This work provides an insight into the development of the first harmonized exposure model for Central Asia. The model was derived in the frame of the Earthquake Model Central Asia (EMCA) project, which is the regional initiative for Central Asia to the Global Earthquake Model (GEM). The EMCA exposure model combines commonly used data sources and acquisition techniques (e.g., rapid visual screening) with novel rapid assessment approaches (e.g., satellite remote sensing and omnidirectional imaging) in the framework of an integrated sampling scheme and stores the data in a multi-resolution spatio-temporal database. The exposure model implements a newly developed building typology, harmonized for the five Central Asian countries (Kazakhstan, Kyrgyzstan, Tajikistan, Turkmenistan and Uzbekistan) and follows the international building taxonomy of the GEM. Emphasis is given to the multi-scale nature and the temporal dynamics of exposure data. Results from a selected urban area are provided to illustrate the current state of the continuously updated exposure model.

Towards a cross-border exposure model for the Earthquake Model Central Asia

Parolai S;
2015

Abstract

This work provides an insight into the development of the first harmonized exposure model for Central Asia. The model was derived in the frame of the Earthquake Model Central Asia (EMCA) project, which is the regional initiative for Central Asia to the Global Earthquake Model (GEM). The EMCA exposure model combines commonly used data sources and acquisition techniques (e.g., rapid visual screening) with novel rapid assessment approaches (e.g., satellite remote sensing and omnidirectional imaging) in the framework of an integrated sampling scheme and stores the data in a multi-resolution spatio-temporal database. The exposure model implements a newly developed building typology, harmonized for the five Central Asian countries (Kazakhstan, Kyrgyzstan, Tajikistan, Turkmenistan and Uzbekistan) and follows the international building taxonomy of the GEM. Emphasis is given to the multi-scale nature and the temporal dynamics of exposure data. Results from a selected urban area are provided to illustrate the current state of the continuously updated exposure model.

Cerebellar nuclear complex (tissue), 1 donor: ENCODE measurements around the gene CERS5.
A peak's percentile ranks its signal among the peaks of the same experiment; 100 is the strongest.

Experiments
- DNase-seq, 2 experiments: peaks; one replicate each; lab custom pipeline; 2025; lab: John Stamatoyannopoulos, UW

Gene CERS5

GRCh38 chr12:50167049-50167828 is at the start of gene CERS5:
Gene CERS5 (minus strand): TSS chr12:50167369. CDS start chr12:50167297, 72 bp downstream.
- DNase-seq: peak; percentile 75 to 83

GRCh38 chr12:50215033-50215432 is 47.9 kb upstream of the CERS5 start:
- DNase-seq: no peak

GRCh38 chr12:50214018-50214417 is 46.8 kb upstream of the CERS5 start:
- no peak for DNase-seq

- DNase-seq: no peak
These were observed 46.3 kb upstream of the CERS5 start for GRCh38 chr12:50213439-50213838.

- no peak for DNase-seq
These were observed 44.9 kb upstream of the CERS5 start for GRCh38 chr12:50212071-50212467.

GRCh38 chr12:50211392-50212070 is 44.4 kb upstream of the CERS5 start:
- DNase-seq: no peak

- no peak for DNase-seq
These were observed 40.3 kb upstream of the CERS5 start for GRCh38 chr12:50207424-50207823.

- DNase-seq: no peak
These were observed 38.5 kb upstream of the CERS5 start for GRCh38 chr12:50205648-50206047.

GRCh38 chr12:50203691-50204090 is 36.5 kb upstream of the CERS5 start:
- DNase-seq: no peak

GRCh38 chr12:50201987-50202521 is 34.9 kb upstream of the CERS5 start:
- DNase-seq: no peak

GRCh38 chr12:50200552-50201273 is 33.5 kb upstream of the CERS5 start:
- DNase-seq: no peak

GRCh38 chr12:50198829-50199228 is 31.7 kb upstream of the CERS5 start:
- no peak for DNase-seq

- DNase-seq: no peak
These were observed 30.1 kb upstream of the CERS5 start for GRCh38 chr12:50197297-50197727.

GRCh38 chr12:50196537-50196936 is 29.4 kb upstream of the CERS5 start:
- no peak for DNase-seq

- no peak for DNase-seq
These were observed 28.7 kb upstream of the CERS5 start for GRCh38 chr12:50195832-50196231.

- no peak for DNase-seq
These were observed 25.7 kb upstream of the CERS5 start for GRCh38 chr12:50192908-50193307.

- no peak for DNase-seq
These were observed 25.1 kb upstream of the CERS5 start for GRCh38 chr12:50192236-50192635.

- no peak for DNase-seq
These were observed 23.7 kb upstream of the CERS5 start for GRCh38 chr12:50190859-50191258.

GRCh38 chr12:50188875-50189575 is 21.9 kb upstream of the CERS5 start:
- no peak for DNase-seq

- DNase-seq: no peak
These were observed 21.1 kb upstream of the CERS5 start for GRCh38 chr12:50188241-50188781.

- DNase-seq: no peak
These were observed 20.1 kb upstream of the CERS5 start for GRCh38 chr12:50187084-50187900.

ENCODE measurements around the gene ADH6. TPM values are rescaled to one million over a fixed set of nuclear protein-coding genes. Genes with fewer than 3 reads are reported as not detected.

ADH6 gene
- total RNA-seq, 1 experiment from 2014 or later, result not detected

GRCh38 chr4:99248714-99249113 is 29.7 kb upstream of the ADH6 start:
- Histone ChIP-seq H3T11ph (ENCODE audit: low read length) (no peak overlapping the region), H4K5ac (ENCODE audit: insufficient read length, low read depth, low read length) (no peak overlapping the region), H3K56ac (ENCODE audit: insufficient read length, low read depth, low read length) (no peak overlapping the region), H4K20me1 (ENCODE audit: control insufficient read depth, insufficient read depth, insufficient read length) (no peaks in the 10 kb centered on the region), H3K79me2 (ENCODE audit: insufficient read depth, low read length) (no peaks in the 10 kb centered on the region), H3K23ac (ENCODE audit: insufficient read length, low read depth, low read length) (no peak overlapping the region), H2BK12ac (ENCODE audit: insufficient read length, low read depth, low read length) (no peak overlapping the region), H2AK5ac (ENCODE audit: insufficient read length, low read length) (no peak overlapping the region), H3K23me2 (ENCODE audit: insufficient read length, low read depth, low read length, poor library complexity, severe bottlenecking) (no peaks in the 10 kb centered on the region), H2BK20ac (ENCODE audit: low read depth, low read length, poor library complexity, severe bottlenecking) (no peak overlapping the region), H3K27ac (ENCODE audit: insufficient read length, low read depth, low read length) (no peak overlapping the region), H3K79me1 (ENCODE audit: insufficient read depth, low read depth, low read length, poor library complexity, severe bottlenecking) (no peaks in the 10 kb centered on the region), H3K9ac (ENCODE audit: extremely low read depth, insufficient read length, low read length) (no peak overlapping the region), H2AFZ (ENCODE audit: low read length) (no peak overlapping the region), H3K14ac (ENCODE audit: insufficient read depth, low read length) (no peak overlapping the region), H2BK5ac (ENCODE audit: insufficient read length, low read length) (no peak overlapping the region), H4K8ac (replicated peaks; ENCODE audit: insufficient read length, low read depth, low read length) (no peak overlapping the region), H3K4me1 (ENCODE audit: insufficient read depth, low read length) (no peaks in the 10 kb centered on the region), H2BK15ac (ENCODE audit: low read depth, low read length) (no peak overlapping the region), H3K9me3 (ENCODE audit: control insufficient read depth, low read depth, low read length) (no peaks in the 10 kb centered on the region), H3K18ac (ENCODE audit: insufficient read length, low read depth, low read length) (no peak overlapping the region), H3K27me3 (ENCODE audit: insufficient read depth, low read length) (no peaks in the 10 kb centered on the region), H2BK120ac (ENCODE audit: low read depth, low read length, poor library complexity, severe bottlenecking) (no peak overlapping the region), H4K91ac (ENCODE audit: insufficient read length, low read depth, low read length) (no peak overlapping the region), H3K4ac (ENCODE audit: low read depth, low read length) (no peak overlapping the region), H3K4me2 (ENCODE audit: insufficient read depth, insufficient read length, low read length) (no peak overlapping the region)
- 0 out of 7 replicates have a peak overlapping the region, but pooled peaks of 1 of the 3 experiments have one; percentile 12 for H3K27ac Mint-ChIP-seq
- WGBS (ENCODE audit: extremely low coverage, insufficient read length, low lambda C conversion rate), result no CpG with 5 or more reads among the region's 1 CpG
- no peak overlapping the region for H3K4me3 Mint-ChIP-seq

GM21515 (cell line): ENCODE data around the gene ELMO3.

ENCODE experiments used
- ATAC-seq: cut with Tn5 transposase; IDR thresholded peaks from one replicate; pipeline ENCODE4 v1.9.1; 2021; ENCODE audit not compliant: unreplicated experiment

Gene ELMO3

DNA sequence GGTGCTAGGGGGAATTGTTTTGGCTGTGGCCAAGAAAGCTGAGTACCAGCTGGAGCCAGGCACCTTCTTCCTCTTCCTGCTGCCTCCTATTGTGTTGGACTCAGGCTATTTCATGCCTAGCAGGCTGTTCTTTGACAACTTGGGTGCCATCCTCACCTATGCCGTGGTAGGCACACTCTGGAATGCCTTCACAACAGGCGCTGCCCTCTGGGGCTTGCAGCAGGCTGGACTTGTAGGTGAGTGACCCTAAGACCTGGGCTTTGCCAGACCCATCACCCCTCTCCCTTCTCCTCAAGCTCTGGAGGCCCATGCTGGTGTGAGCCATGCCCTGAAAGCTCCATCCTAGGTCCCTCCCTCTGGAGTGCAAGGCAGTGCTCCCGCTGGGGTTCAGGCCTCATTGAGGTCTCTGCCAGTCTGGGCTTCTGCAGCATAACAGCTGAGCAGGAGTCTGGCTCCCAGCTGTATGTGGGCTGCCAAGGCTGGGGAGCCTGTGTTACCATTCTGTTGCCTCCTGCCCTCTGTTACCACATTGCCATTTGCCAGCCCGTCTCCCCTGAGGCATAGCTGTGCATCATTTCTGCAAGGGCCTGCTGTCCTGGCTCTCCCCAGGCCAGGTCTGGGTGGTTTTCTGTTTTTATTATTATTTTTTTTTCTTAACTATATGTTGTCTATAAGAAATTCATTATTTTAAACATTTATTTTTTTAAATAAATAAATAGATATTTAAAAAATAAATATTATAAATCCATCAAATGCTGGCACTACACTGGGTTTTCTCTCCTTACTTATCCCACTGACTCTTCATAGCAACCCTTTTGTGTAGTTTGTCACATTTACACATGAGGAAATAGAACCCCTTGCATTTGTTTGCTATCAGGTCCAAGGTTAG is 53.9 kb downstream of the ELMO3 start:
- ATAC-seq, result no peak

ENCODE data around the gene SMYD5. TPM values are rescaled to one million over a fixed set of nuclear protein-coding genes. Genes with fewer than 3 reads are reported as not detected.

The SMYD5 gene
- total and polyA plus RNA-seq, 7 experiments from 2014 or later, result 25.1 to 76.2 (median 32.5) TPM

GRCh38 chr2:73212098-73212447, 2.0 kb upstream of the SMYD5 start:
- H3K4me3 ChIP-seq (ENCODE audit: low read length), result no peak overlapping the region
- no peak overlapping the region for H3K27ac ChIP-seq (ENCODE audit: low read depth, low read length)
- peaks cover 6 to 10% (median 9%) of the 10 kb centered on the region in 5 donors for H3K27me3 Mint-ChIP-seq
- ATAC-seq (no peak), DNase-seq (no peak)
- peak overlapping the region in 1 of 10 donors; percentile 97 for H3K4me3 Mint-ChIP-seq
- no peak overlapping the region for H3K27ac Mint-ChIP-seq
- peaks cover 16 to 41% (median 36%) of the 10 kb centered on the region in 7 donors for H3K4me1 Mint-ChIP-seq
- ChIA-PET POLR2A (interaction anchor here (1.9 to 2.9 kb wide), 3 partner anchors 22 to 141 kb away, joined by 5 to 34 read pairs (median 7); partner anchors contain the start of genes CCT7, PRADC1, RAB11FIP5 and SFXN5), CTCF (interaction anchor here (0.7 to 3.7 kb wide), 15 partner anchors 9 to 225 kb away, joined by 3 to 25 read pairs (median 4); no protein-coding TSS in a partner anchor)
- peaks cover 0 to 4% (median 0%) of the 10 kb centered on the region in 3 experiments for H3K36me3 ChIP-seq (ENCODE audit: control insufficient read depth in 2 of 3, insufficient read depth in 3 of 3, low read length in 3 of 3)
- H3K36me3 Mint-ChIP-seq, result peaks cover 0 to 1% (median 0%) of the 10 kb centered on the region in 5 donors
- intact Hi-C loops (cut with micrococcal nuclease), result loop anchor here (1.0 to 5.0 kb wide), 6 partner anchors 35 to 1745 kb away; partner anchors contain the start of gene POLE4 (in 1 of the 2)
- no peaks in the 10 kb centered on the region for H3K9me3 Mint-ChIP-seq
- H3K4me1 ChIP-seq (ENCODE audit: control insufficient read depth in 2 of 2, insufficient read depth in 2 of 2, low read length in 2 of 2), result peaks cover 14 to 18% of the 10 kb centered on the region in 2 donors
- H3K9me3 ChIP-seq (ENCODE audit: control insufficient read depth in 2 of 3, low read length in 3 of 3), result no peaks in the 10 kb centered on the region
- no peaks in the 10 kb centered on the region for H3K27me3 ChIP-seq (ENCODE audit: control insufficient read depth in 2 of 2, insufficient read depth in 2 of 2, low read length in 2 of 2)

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Utilizza questo identificativo per citare o creare un link a questo documento: http://hdl.handle.net/20.500.14083/618
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